Crypto will become an inflation hedge — just not yet

Crypto can act as a hedge against inflation, but not until it is supported and massively adopted.

Crypto can be a hedging tool, but it also comes with some inconveniences.

People using a blockchain with proof-of-stake protocols can access their funds at any time while constantly earning stake rewards on their current balance. However, some obstacles remain. Most cryptocurrency holders see the future potential of these Technologies. Ethereum has similar issues with energy consumption and mining pool centralization. Ethereum also has a security issue – more than $1.2 billion has been stolen on its blockchain this year.

There is also the problem of decentralized exchanges or DEXs, which are currently not as convenient to use as centralized exchanges. DEX with the highest trading volume, Uniswap offers inefficient pricing compared to a centralized exchange. A simple $1M transaction in Tether (USDT) for USD Coin (USDC) costs more than $30,000 in fees and slips as it is executed on a centralized exchange.


These are technical problems that have solutions

Crypto holders are starting to accept that their wallets will always be fully traceable, which will appeal to new users who were previously hesitant about blockchain’s hyper-transparency. Crypto has future value features in an ecosystem that is currently struggling to lay its foundations.

The crypto economy still awaits applications that will take full advantage of decentralization without sacrificing quality and experience, which is particularly important for its widespread adoption. A payment system where each transaction costs $5 and the exchanged value is regularly lost would not be possible. Until the top cryptocurrencies are used efficiently for real-world payments, crypto will continue to be treated as a growth stock.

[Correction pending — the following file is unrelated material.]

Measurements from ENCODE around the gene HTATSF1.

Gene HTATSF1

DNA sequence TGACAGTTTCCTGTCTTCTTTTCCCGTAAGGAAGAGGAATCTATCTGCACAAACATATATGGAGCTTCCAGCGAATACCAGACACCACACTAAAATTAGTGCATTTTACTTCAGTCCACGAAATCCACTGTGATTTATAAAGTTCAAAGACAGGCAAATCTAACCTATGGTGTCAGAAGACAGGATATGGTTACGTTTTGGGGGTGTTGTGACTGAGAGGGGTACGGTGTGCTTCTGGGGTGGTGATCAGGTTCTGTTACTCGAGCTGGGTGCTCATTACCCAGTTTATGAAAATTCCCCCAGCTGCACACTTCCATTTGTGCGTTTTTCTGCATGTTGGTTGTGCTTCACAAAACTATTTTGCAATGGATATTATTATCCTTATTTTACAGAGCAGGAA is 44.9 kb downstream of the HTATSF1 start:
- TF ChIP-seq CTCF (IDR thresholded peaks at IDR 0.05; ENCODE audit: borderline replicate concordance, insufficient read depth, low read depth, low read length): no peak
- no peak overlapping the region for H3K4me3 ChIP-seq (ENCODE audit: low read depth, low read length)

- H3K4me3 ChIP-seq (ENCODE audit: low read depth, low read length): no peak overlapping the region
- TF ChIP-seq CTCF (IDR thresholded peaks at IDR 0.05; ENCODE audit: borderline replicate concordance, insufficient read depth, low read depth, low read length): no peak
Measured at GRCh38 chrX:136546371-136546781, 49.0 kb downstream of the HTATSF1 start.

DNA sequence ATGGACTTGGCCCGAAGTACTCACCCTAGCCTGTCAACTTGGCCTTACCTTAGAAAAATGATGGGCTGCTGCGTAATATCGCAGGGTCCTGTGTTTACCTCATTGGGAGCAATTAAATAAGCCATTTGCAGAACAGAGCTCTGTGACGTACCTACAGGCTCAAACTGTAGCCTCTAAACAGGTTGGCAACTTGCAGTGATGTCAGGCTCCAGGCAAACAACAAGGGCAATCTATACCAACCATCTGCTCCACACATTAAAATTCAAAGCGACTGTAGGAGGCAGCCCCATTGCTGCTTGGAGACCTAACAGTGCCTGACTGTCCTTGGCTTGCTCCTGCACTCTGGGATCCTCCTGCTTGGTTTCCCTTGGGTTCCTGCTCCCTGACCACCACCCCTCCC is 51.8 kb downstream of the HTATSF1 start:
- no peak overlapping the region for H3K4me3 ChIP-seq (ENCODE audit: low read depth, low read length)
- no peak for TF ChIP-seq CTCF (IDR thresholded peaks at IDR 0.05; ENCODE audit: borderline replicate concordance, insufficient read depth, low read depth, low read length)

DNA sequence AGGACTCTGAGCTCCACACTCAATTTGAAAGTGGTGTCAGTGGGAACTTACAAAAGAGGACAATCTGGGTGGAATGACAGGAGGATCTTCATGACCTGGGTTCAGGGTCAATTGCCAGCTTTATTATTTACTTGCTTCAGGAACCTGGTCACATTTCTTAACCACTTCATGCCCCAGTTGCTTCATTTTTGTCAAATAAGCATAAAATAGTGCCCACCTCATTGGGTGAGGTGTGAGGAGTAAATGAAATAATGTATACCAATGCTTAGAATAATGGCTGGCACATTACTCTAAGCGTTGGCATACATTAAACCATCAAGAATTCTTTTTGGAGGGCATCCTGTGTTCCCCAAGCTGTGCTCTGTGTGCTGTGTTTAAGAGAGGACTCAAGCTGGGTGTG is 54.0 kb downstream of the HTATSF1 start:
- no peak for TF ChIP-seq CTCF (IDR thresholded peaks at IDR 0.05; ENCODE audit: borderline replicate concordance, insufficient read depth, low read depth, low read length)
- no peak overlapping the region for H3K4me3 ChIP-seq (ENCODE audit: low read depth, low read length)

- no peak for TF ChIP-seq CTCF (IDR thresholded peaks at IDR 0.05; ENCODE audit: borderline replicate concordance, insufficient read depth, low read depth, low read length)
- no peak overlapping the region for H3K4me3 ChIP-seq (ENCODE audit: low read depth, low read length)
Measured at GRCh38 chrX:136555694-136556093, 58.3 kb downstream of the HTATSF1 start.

Inflation is caused by a lack of confidence – something crypto still needs

Inflation isn’t caused by just printing more money, which is to say that the presence of an asset doesn’t automatically cause its value to go down. Between September 2008 and November 2008, the number of billions of U.S. dollars in circulation tripled, yet inflation went down.


Inflation has much more to do with public distrust of the central monetary system. This lack of trust – corporate price gouging, the confusion caused by pandemic relief packages, and significant supply chain disruptions (in part accelerated by the war in Ukraine) – has plunged us into the current crisis. The big money pressure in 2021 didn’t cause inflation, but it made it bigger.In terms of assets, the supply of funds alone is not an overly important issue for a store of value currency. What is stored is not necessarily part of the circulating supply.

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Crypto as an inflation hedge is possible, but not in the current climate

Cryptocurrencies fail as an inflation hedge during times of high volatility and market uncertainty. Current solutions to the usability problem are not sustainable due to their speculative nature and low transaction volumes. The decline of financially unsound blockchains impacts the entire ecosystem. Since cryptocurrencies currently follow growth stock patterns, they serve as a good hedge against inflation during periods of stable growth but fail during times of financial crisis. As cryptocurrencies evolve, they will also become an effective bulwark during these dips.

About Hama Amefiz

Amefiz is a professional blockchain, cryptocurrency and tech journalist, regular contributor to newsbsc.com who is writing analysis about the latest developments in the cryptocurrency and blockchain space.

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